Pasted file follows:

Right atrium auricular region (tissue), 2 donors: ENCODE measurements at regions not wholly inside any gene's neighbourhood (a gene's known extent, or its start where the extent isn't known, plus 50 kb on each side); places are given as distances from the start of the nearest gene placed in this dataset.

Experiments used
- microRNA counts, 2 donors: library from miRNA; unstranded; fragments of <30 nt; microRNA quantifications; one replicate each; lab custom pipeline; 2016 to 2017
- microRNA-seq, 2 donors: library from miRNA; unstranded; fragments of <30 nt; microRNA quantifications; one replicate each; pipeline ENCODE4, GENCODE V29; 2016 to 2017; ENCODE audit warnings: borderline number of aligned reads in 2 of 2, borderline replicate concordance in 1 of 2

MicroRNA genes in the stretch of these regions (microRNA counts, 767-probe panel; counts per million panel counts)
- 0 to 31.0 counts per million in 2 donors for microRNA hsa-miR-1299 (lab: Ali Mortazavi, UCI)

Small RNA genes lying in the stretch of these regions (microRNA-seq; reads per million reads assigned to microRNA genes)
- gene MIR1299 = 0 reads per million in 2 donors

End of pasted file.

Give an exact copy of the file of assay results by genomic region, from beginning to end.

Right atrium auricular region (tissue), 2 donors: ENCODE measurements at regions not wholly inside any gene's neighbourhood (a gene's known extent, or its start where the extent isn't known, plus 50 kb on each side); places are given as distances from the start of the nearest gene placed in this dataset.

Experiments used
- microRNA counts, 2 donors: library from miRNA; unstranded; fragments of <30 nt; microRNA quantifications; one replicate each; lab custom pipeline; 2016 to 2017
- microRNA-seq, 2 donors: library from miRNA; unstranded; fragments of <30 nt; microRNA quantifications; one replicate each; pipeline ENCODE4, GENCODE V29; 2016 to 2017; ENCODE audit warnings: borderline number of aligned reads in 2 of 2, borderline replicate concordance in 1 of 2

MicroRNA genes in the stretch of these regions (microRNA counts, 767-probe panel; counts per million panel counts)
- 0 to 31.0 counts per million in 2 donors for microRNA hsa-miR-1299 (lab: Ali Mortazavi, UCI)

Small RNA genes lying in the stretch of these regions (microRNA-seq; reads per million reads assigned to microRNA genes)
- gene MIR1299 = 0 reads per million in 2 donors